Eric Schmidt
Schmidt included a detailed draft plan on how the Democratic candidate should structure their campaign Reuters

Eric Schmidt, the chairman of Alphabet and former Google chief executive, has been closely involved in the "strategic planning" of the 2016 Democratic Party presidential campaign for at least two years, emails released by whistleblowing outfit WikiLeaks suggest.

A number of emails, which were directly highlighted by the WikiLeaks Twitter account, show how Google has previously loaned a company jet to the Democratic Party for an official trip to Africa and how Schmidt himself wanted to be "head outside advisor" to any future presidential candidate.

In an email sent to Hillary Clinton aide Cheryl Mills on 15 April 2014, Schmidt included a detailed draft plan on how the Democratic candidate should structure their campaign, where it should be based and how technology should be utilised for maximum effect.

It was sent directly to Robby Mook, who now serves as Hillary Clinton's campaign chief, and was later sent to John Podesta, whose emails were leaked online by the Julian Assange-led anti-secrecy group. At the time of writing, over 30,000 messages have been published.

"Here are some comments and observations based on what we saw in the 2012 campaign," Schmidt wrote, adding: "If we get started soon, we will be in a very strong position to execute well for 2016."

Despite the assertions of WikiLeaks and some media reports, the email in question contains no direct reference to Hillary Clinton.

It does, however, contain a point-by-point technology-driven plan to create voter profiles and cutting-edge election systems. "[The] key is the development of a single record for a voter that aggregates all that is known about them," he wrote.

The email continued: "In 2016 smart phones will be used to identify, meet, and update profiles on the voter. A dynamic volunteer can easily speak with a voter and, with their email or other digital handle, get the voter videos and other answers to areas they care about.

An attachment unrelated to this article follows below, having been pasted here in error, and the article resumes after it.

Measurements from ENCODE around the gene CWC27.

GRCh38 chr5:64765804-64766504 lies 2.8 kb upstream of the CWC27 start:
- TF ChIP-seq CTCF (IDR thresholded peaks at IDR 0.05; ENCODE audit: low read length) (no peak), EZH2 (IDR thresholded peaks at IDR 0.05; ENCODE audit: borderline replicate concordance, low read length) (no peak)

"Quite a bit of software is to be developed to match digital identities with the actual voter file with high confidence. The key unit of the campaign is a 'voter', and each and every record is viewable and updatable by volunteers in search of more accurate information."

The former Google businessman also suggested the Democratic Party should "build tools that measure the rate and spread of stories and rumours and model how it works and who has the biggest impact." Staffers, he said, could then "connect polling into this in some way."

John Podesta trolled Julian Assange by making risotto even as his emails were being leaked
Pictured: Hacked Democratic Party aid John Podesta Getty Images

On the location of the campaign, Schmidt said the headquarters should not be based in Washington as it is "full of distractions and interruptions" and that it's "important to have a very large hiring pool from which to choose enthusiastic, smart and low paid permanent employees."

In a separate email, dated 2 April 2014 and again publicised by the WikiLeaks Twitter account, John Podesta tells Mook about a meeting he had with Schmidt. "He's ready to fund, advise, recruit talent, etc," the message stated.

He continued: "He was more deferential on structure than I expected. Wasn't pushing to run through one of his existing firms. Clearly wants to be head outside advisor, but didn't seem like he wanted to push others out."

According to Quartz, at the time when Podesta and Schmidt met, Clinton's close staffers were beginning to talk about "how her online infrastructure could seamlessly move from an exploratory committee to a full-fledged campaign."

In the past, Schmidt has donated to both the Democrat and Republican parties and according to CBS gave $20,000 to the National Republican Senatorial Committee in 2009 and 2010. Earlier this year, he was appointed chair of a US Department of Defense Innovation Advisory Board and has aided a start-up called The Groundwork that has been used to help fund Hillary Clinton's 2016 campaign.

Back in 2014, according to The Hill, Schmidt denied that he wanted to work in a Clinton administration. "We are better off trying to make America a better place from the private sector, from the education, in my opinion," he said at the time.

Meanwhile, Julian Assange, the founder and face of WikiLeaks, previously claimed the relationship between the US government and Google had a nefarious side. "Google is heavily integrated with Washington power, at personal level and at business level," he said at a conference this year.

"Google which has increasing control over the distribution channels [...] is intensely allying itself with the US exceptionalism," he claimed.